Here is why The Seattle Times editorial board did not join other newspapers in denouncing President Donald Trump's attacks on the free press.
Some readers have inquired why The Seattle Times editorial board did not participate in The Boston Globe-coordinated effort to lambaste President Donald Trump about his statement that the press is the enemy of the people. While more than 300 newspapers signed on to the effort, many did not, including The Seattle Times, The Washington Post, the Los Angeles Times and the San Francisco Chronicle.
This effort by many esteemed newspaper editorial boards plays directly into the president’s us-versus-him narrative that the news media is of one mind, we don’t like him and are doing everything we can to sink his presidency. That it’s a big conspiracy of “pack journalism” at its worst.
Predictably, Trump took to Twitter Thursday morning: ” … Now the Globe is in COLLUSION with other papers on free press. PROVE IT!”
The Seattle Times editorial board has very carefully over the last 18 months commented frequently — and vigorously — on the failings of this administration, particularly where it affects our community and Washington state. Offshore drilling, immigration, the environment and easing of financial regulations come to mind. But we have, on purpose, avoided making this personal.
Most Read Opinion Stories
- Small-town mayor schools Washington legislators on open government | Editorial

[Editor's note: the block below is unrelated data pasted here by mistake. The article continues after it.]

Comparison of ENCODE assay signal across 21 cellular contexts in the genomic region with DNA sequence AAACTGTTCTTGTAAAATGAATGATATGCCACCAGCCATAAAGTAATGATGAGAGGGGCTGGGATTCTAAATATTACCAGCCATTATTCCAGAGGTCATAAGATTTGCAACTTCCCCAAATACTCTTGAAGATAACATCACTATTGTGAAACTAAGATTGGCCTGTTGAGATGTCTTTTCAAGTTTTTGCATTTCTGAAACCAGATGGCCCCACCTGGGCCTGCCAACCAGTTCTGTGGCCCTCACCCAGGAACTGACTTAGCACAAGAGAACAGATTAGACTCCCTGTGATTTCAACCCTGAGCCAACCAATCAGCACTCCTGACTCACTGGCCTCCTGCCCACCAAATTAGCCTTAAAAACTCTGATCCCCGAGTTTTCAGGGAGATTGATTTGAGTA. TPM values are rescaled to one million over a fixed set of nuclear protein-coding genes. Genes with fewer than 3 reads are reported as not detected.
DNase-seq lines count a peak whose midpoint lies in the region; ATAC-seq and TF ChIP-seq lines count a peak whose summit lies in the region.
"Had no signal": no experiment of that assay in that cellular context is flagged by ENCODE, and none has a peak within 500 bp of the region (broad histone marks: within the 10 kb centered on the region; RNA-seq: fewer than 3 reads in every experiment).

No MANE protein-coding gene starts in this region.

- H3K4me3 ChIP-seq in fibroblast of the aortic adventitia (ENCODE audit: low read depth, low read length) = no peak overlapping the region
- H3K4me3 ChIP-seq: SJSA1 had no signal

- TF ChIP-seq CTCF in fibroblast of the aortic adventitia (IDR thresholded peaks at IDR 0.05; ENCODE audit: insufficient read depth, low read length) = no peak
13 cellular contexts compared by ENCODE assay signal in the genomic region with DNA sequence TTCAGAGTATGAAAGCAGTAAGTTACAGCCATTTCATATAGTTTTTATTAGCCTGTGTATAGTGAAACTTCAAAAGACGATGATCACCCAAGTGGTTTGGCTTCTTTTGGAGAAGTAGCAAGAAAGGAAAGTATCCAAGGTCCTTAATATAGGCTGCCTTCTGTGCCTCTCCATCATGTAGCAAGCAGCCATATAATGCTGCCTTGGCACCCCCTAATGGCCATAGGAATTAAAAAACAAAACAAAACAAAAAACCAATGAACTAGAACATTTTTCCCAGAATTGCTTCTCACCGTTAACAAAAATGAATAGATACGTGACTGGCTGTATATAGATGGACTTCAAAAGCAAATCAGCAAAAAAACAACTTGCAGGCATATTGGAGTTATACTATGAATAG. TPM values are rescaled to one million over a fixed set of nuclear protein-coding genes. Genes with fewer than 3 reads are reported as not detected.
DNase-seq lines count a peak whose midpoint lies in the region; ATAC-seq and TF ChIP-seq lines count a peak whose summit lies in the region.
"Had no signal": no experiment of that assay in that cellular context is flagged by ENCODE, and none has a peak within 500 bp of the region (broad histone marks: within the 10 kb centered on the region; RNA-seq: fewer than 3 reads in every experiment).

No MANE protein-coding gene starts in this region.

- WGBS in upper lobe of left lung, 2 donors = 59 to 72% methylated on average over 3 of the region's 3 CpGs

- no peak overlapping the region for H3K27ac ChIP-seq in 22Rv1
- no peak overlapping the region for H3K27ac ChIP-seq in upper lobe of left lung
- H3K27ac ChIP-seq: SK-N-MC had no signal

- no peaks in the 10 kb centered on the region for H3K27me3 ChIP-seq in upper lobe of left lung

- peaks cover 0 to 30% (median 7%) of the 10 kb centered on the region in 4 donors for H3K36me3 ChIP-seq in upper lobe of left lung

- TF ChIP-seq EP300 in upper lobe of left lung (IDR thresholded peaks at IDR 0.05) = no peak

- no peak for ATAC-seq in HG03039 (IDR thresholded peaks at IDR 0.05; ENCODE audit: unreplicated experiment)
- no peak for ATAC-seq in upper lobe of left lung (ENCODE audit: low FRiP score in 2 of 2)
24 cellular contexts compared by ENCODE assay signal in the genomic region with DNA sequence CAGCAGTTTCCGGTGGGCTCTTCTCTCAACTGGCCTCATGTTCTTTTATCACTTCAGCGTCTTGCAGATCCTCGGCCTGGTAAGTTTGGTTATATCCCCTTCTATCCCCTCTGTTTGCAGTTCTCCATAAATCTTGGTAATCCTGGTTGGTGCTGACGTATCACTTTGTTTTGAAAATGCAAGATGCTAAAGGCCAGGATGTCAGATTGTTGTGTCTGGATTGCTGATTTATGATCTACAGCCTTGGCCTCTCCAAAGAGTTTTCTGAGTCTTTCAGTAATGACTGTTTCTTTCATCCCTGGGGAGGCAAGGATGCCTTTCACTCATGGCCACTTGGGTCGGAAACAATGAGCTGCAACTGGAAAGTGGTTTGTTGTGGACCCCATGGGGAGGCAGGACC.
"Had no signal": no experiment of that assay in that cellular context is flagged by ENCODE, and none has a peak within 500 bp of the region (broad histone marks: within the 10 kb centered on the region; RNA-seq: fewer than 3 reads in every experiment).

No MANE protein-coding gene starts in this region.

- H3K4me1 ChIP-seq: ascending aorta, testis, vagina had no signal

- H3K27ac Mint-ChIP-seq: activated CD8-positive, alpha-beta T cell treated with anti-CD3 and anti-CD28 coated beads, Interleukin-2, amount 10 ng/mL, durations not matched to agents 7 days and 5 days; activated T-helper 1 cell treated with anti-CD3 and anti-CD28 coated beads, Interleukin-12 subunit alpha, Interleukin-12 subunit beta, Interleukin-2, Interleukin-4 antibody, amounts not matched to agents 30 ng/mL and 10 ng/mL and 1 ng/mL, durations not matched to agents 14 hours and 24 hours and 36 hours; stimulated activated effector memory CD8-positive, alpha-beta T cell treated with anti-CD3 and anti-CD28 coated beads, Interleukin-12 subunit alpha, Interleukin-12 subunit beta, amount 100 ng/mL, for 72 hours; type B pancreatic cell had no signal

- More states should follow Washington and vote by mail | Editorial
- Even after ‘SNL’ jab, I won’t get sucked into outrage culture | Dan Crenshaw / Guest columnist
- Washington's mental-health system desperately needs community-based services | Op-Ed
- Big Oil and Big Soda save the people from bad ideas | Op-Ed
And don’t forget our Nov. 24, 2015, editorial warning against candidate Donald Trump’s “creeping fascism” and our strong 2016 presidential endorsement of Hillary Clinton and against Trump.
Trump’s incessant trolling of fine journalists everywhere and his routine denouncing of the press are cringeworthy and annoying. Could we have published a boiler plate editorial that makes us feel good? Sure. That’s even tempting in these dog days of summer when everyone is on vacation.
But the best testament to The Seattle Times’ relationship with the people — whether through its watchdog investigations or entertainment curation in the newsroom or advocacy on the editorial page — is evidenced day in, day out with the publication of our work online and in print over these last 122 years.
In recent weeks, The Seattle Times has been running a full-page house ad featuring a letter from Publisher Frank Blethen that discusses this legacy and our efforts to adapt to challenges of our business model. We are leading the industry in innovative community-funded journalism for Education Lab, Traffic Lab and Project Homeless, among other efforts. Why? Because this benefits our community.
In his letter, Blethen spoke for the role of The Seattle Times and free press in our community:
“Through the years, our Free Press evolved into a national system of local, independent newspapers accountable to the communities they lived in,” the publisher wrote. “This collection of diverse local voices became the underpinnings of a robust nation comprised of vibrant communities. Until recently.
“Today, our Free Press is on life support. Consolidated absentee control and loss of localism imperils the health and future of our democracy. But not in Greater Seattle and Washington state. Here, The Seattle Times remains one of only five top 50 metro newspapers which is local, private and integral to the community’s fabric.”
That last point is important in this consideration. The Seattle Times prides itself on its independence. Leaders of both the San Francisco Chronicle and the Los Angeles Times editorial boards made this point as well in explaining their reasons for not participating in the editorial callout.
So, The Seattle Times did not run an editorial Thursday saying, “No, we are NOT the enemy of the people.” We don’t have to. We prove it every day.